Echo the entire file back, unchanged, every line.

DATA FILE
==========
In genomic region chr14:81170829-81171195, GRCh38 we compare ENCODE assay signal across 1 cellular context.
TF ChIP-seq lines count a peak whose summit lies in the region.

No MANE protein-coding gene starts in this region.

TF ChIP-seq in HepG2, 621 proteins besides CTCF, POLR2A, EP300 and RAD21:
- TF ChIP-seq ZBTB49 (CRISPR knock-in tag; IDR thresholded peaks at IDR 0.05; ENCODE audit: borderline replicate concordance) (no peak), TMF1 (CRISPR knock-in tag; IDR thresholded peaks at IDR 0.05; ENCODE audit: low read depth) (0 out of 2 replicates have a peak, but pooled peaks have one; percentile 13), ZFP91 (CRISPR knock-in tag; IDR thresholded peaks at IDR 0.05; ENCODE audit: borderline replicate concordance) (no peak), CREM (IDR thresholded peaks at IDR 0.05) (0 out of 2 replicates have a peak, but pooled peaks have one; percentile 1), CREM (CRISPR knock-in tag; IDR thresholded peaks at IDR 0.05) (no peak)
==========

In genomic region chr14:81170829-81171195, GRCh38 we compare ENCODE assay signal across 1 cellular context.
TF ChIP-seq lines count a peak whose summit lies in the region.

No MANE protein-coding gene starts in this region.

TF ChIP-seq in HepG2, 621 proteins besides CTCF, POLR2A, EP300 and RAD21:
- TF ChIP-seq ZBTB49 (CRISPR knock-in tag; IDR thresholded peaks at IDR 0.05; ENCODE audit: borderline replicate concordance) (no peak), TMF1 (CRISPR knock-in tag; IDR thresholded peaks at IDR 0.05; ENCODE audit: low read depth) (0 out of 2 replicates have a peak, but pooled peaks have one; percentile 13), ZFP91 (CRISPR knock-in tag; IDR thresholded peaks at IDR 0.05; ENCODE audit: borderline replicate concordance) (no peak), CREM (IDR thresholded peaks at IDR 0.05) (0 out of 2 replicates have a peak, but pooled peaks have one; percentile 1), CREM (CRISPR knock-in tag; IDR thresholded peaks at IDR 0.05) (no peak)